9th September 2011

Have a Holiday on the Chancellor

The new government have introduced a number of measures designed to help the economy along, one of which was the Employer’s National Insurance (NI) holiday. But what is it and how can you get it?


In a nutshell, new businesses taking on staff can claim exemption from paying Employer’s NI. The businesses have to be started between 22 June 2010 and 5 September 2013.

Who Can Apply?

To be eligible, the new start-up has to be outside the regions of London and South East England. For multi-site operations, the determining factor is where the principal place of business is located.

Any trading, property or investment business can apply. Managed service companies (ie coming under IR35) are ineligible.

To be classed as ‘new’, the business’s operations have to have begun after 22 June 2010. So a limited company can be formed before that date, for example, and still be eligible.

How Long Does It Last?

The holiday lasts for a period of 12 months after the business starts, and there’s special rules to prevent abuse of the system (such as transferring an old business into a new company).

You can get a refund of contributions if you apply after taking on staff.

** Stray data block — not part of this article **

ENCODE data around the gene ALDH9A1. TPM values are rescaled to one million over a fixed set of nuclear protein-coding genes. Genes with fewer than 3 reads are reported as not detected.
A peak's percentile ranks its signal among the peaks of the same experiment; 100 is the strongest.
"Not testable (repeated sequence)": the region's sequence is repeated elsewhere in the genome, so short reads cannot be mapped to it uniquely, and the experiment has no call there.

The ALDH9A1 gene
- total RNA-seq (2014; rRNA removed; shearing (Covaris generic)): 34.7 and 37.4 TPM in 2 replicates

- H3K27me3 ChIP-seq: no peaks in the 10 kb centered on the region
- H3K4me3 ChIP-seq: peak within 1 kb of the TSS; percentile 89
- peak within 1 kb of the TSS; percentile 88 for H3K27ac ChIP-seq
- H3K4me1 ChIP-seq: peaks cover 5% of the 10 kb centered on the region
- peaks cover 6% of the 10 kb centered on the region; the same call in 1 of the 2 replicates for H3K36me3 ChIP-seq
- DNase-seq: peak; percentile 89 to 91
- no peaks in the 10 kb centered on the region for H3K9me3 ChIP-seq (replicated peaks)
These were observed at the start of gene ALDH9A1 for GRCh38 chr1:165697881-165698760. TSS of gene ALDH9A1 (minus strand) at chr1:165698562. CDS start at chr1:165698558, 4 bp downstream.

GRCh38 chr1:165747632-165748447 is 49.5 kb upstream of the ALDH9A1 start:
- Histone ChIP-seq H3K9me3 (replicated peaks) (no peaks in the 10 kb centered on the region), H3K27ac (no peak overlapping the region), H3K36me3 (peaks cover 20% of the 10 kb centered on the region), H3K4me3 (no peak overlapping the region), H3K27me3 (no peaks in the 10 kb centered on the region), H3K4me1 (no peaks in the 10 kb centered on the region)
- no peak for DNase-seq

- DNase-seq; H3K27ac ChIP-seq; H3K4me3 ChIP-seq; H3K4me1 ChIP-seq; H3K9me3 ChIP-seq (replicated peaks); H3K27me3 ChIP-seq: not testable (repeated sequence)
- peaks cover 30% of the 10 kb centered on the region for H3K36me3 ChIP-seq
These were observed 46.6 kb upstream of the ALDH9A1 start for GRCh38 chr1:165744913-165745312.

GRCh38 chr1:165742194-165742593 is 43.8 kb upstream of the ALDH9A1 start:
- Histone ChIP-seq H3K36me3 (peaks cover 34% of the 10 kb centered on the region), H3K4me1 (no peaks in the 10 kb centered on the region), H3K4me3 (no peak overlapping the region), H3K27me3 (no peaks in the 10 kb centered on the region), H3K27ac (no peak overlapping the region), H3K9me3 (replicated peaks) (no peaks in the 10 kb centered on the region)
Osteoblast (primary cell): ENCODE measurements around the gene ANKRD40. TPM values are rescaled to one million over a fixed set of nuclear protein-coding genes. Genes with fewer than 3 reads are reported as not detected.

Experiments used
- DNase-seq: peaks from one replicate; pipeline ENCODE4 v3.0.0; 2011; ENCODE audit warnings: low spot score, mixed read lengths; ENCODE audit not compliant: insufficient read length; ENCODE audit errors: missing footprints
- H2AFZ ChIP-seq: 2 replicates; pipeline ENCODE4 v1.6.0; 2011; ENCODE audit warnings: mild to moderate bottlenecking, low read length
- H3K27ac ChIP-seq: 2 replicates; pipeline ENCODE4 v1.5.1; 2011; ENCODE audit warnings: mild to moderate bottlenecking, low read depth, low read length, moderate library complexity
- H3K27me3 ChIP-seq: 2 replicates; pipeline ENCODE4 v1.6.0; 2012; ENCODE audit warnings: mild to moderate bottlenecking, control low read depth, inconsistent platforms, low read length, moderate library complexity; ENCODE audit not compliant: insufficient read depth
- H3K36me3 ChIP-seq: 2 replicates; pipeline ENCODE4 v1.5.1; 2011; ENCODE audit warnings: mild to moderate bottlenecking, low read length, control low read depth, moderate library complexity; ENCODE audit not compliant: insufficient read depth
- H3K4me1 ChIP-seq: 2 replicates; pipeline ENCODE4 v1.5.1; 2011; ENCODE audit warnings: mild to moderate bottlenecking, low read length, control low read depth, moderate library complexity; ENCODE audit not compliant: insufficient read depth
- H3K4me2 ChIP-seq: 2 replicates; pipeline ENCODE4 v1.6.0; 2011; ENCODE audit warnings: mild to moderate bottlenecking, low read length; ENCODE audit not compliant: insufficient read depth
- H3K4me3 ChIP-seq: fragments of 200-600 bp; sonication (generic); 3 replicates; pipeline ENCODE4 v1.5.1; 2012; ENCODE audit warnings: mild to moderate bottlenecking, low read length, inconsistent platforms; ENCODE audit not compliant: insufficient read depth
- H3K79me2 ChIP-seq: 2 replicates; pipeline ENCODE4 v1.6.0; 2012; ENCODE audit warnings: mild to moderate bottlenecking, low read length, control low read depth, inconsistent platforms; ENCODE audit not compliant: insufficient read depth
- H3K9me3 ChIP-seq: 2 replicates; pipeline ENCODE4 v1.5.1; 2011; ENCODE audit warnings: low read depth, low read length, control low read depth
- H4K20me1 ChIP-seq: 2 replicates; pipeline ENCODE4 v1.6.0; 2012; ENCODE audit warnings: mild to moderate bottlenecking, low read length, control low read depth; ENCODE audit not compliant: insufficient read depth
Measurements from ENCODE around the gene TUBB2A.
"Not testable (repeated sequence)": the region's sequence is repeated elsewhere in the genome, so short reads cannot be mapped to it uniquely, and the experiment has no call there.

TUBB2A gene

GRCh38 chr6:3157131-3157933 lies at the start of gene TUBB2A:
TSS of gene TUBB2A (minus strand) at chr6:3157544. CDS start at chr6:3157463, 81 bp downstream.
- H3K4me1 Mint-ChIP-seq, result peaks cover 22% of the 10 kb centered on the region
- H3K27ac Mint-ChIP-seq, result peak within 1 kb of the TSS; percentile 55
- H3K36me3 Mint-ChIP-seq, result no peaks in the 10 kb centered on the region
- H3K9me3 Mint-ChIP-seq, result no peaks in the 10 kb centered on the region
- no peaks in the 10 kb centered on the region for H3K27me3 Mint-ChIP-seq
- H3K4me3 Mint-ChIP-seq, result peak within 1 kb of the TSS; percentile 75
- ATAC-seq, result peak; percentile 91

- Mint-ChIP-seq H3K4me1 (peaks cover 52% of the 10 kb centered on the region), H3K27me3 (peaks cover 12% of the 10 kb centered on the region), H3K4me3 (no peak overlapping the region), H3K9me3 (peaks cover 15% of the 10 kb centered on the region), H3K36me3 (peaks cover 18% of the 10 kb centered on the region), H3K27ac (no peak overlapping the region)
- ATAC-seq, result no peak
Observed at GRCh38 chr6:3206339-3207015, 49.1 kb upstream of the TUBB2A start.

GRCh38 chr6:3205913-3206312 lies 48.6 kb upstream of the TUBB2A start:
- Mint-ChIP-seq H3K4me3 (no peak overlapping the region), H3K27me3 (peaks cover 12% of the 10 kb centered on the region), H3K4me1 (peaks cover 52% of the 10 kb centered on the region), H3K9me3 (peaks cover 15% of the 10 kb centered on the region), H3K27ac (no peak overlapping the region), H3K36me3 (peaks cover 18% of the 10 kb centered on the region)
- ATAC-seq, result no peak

Other Rules

You can claim a maximum of £5,000 per employee, up to 10 employees. The 2010/11 rate of Employer’s NI is 12.8%, going up to 13.8% in 2011/12.

The application has to be made to be made by the proprietor, a partner or a company director. Agents (such as your accountant) cannot make the application.

How To Apply

1. Register as an employer with HM Revenue & Customs (HMRC), either online at or by phoning 0845 60 70 143.

2. Once you have confirmation of your Employer’s References, most business can do it online at . However you will need to apply on paper if your principal place of business is outside of the UK or if the business has already had some form of state aid (such as a government grant). The form is available from HMRC.

3. If eligible, you will then receive confirmation by email, which must be kept for three years.

What’s it Worth?

A saving of £5,000 per employee sounds fantastic but what does it mean in reality?

With a rate of 12.8% for 2010/11, to make a saving of £5,000 per employee it would mean paying them nearly £45,000.

But to put it another way, a new employee earning £20,000 a year would normally cost the company about £1,800 in NI contributions, which is definitely worth claiming.

With that kind of saving, company bosses could take a holiday of their own. Thanks Mr Osborne!

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